When it comes to holiday gifting, I, Erin, really don’t think you can go wrong with candles. They’re a useful and beautiful gift that people don’t always splurge on for themselves. Plus they’re somewhat of a one-size-fits-all gift for hosts, Secret Santas, co-workers, etc. Particularly this super cute DIY rosemary and grapefruit candle combination!
I like to make up a bunch at once this time of year and keep them on hand as we move into the Holiday season. Here are a few tips I’ve picked up over the years that make candle-making (and the clean-up!) a lot easier:
• Use Soy Wax: Not only is it non-toxic, but it’s water soluble making it a SNAP to clean up. Pure beeswax is also a non-toxic option, but it’s a nightmare to remove from kitchen surfaces, in case of any wayward drops.
• Forget the Double Boiler: No need to mess with setting up a double boiler and investing in an overpriced candlemaking pour pot. I use a thrifted saucepan that’s dedicated to candlemaking only, and melt the wax directly in the pan on low heat. With this method, you’ll want to stir pretty frequently, and remove the pan from heat as soon as the chips are melted. However, it’s less set up/clean up and less expensive to get up and running with supplies in the beginning.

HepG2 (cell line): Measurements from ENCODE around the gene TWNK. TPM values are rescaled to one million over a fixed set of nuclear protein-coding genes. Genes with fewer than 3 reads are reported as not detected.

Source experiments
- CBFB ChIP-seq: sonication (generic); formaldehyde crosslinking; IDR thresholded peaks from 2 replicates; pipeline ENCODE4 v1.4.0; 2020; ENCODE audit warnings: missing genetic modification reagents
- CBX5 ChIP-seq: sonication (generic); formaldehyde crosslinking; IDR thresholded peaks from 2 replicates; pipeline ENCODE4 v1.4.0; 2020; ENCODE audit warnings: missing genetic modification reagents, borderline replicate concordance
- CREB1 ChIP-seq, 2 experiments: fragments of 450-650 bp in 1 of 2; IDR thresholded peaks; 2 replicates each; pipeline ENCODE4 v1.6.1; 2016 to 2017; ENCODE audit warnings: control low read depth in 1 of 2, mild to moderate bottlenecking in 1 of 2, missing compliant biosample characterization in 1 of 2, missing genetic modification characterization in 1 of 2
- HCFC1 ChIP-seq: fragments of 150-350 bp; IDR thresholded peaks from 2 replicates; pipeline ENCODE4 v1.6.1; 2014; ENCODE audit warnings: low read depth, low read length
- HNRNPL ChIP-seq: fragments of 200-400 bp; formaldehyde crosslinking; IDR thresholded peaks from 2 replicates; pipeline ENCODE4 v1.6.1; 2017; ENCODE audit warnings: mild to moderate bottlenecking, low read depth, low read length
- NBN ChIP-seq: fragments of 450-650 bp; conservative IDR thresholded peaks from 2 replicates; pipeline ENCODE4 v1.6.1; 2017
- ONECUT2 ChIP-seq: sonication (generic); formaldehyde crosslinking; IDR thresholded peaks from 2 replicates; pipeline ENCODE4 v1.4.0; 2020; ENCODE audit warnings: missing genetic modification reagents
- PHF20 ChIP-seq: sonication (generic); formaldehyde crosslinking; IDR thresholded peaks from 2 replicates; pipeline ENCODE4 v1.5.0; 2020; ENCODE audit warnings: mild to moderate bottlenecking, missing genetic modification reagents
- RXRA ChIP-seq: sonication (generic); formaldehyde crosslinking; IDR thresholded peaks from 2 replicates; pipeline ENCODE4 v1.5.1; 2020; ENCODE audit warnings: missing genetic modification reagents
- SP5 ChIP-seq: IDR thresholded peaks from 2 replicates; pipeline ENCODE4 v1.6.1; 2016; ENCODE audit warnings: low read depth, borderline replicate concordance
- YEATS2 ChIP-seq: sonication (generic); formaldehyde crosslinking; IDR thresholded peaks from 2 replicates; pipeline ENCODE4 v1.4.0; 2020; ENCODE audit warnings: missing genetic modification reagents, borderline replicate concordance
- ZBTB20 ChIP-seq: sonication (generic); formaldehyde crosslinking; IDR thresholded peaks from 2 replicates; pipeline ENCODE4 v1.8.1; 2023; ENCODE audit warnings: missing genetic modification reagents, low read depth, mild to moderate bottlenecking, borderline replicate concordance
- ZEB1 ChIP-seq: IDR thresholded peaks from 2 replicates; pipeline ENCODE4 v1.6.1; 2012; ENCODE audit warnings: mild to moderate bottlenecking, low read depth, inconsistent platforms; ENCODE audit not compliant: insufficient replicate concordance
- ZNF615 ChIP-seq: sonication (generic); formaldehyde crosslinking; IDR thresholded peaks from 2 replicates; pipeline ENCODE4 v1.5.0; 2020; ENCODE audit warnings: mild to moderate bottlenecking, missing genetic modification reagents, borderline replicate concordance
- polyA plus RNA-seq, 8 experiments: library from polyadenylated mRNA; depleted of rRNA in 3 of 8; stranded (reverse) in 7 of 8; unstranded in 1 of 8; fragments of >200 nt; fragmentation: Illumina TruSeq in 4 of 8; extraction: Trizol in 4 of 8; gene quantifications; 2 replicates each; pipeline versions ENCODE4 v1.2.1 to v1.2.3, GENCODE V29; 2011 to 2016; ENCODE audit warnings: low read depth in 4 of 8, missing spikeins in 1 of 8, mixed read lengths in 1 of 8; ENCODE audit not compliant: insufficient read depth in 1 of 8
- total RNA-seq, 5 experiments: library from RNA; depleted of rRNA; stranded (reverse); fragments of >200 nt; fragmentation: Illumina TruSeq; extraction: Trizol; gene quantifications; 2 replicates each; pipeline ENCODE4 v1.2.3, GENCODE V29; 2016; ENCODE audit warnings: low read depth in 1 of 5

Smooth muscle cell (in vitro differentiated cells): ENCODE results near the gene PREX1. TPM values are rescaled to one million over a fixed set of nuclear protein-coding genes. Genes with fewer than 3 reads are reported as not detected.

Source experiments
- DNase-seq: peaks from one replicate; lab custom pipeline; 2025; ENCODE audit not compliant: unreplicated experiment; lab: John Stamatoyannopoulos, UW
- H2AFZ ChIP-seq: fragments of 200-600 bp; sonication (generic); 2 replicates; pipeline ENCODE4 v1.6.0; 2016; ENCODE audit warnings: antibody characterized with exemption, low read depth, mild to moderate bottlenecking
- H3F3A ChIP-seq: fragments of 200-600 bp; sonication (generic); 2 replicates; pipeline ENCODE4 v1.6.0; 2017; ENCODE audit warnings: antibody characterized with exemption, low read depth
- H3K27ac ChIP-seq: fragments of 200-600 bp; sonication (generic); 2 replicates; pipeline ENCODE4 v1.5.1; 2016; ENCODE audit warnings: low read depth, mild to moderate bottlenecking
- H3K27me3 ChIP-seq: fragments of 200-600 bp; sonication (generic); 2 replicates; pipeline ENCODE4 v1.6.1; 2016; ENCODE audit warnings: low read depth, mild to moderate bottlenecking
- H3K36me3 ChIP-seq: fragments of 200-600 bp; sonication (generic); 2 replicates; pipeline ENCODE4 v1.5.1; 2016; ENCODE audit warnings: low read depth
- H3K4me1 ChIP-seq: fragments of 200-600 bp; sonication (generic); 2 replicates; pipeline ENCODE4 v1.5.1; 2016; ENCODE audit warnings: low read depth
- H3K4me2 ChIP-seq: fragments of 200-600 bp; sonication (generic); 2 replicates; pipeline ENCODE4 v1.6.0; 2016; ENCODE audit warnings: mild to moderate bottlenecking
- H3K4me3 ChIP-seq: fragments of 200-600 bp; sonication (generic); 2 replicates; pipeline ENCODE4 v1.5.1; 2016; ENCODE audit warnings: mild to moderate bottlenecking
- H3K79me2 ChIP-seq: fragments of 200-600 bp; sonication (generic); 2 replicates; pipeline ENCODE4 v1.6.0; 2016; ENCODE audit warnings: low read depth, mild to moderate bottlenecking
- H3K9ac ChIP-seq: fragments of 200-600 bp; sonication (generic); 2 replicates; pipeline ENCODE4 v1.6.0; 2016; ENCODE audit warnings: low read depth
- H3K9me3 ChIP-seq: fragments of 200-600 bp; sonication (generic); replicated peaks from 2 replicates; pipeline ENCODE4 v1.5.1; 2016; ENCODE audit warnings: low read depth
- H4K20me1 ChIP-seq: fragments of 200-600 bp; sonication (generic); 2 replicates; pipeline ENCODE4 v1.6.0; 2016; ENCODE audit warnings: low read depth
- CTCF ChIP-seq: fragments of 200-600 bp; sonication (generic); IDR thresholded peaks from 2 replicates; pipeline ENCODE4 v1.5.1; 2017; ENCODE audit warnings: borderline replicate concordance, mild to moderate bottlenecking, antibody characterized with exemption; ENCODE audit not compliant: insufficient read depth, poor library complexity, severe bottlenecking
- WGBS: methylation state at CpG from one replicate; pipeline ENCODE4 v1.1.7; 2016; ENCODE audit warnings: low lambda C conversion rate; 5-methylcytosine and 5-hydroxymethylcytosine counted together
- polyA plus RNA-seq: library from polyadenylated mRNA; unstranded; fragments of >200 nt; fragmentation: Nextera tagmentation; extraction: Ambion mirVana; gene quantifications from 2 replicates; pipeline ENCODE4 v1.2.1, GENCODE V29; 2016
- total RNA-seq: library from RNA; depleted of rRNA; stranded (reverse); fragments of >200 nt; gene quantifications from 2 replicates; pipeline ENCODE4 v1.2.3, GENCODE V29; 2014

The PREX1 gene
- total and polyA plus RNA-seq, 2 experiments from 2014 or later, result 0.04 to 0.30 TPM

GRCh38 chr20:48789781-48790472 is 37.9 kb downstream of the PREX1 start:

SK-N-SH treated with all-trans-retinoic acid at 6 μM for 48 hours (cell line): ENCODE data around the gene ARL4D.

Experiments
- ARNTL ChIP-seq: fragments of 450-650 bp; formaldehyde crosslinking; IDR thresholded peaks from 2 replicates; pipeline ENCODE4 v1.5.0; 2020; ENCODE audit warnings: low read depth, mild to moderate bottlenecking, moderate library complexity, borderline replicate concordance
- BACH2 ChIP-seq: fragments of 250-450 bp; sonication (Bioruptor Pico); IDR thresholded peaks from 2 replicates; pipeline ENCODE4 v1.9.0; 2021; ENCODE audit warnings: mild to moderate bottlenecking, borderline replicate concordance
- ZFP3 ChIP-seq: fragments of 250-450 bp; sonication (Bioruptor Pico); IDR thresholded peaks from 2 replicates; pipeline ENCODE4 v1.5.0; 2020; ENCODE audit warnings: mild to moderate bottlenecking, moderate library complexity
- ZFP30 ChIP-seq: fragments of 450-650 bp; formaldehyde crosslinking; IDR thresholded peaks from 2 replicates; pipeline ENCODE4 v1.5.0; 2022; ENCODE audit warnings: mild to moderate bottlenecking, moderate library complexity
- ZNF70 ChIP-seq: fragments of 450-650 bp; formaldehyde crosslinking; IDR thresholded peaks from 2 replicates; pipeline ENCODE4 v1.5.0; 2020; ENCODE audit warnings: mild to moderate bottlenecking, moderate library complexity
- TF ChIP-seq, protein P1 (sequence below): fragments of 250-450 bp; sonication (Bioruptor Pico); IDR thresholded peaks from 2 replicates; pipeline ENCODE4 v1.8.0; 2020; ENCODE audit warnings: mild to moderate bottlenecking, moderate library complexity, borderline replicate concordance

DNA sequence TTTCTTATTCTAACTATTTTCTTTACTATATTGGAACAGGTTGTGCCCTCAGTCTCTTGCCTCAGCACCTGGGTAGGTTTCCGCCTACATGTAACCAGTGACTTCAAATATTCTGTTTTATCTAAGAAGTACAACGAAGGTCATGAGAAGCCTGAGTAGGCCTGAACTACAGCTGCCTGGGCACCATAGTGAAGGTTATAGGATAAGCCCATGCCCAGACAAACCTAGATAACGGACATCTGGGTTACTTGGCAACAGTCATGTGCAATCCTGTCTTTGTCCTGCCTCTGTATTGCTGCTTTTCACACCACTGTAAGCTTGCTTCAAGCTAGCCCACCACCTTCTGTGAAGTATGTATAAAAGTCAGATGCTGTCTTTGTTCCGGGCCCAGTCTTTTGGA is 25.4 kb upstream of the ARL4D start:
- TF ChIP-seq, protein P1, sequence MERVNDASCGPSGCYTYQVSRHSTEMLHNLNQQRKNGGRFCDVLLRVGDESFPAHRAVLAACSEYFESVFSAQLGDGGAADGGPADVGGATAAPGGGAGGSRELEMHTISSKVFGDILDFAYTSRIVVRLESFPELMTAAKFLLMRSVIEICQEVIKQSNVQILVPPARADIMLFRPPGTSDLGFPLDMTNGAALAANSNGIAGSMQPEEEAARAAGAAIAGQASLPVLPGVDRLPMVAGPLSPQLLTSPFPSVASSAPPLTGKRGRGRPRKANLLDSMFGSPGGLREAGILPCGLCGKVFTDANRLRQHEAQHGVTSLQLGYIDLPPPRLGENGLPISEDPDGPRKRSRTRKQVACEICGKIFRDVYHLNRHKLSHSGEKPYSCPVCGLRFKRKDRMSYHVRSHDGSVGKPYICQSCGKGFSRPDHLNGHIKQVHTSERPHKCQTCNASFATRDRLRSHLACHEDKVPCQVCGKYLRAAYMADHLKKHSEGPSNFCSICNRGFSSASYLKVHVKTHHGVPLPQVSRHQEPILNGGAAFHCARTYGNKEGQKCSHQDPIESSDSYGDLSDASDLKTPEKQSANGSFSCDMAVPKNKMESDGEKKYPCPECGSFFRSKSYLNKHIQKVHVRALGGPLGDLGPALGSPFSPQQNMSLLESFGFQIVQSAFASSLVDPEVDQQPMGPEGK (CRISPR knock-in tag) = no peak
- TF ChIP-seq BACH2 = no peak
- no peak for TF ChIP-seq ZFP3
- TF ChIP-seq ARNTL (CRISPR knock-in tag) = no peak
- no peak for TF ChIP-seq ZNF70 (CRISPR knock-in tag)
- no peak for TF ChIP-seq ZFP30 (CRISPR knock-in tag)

• Lay Down Wax Paper: Do yourself a favor and lay down parchment or wax paper on your counters before you begin. Soy wax is easy to clean, but wax paper eliminates the need for any scrubbing.
DIY Rosemary and Grapefruit Candle how to by Sugar & Cloth, an award winning DIY blog.
SOY WAX FLAKES
ROSEMARY ESSENTIAL OIL
GRAPEFRUIT ESSENTIAL OIL
CANDLE-MAKING DEDICATED SAUCE PAN
WOOD DOWEL FOR STIRRING
PARCHMENT OR WAX PAPER
Lay parchment paper down next to your stove to make clean-up easier. Then measure out your wax flakes. A good rule of thumb is to double the volume of each candle vessel.
Heat the wax on low heat, stirring frequently just until the wax flakes are melted. Remove the pan from heat.
While the wax is cooling slightly, place the metal wick plates so they touch the bottom of each vessel, then wrap the excess wick around a pencil or wood dowel and rest on the opening.
Add roughly 20 drops of each essential oil per candle to the pan and give it a stir. (The number of drops you’ll need will greatly depend on how strong you’d like the scent to be and the brand of essential oil you use.) Since I’m making 2 candles, I’ve added 40 drops of each oil.
Next, evenly divide the wax between the vessels and allow to cool to a solid state.
Once the wax is completely cool, trim the wicks to ½”.
If giving as gifts, wrap the candles top to bottom with ribbon and secure with a piece of tape on the bottom of the vessel. Garnish with rosemary sprigs. But make sure to remove the accoutrements before lighting these babies!
Have you made essential oil candles at home? What are your favorite scent combinations?!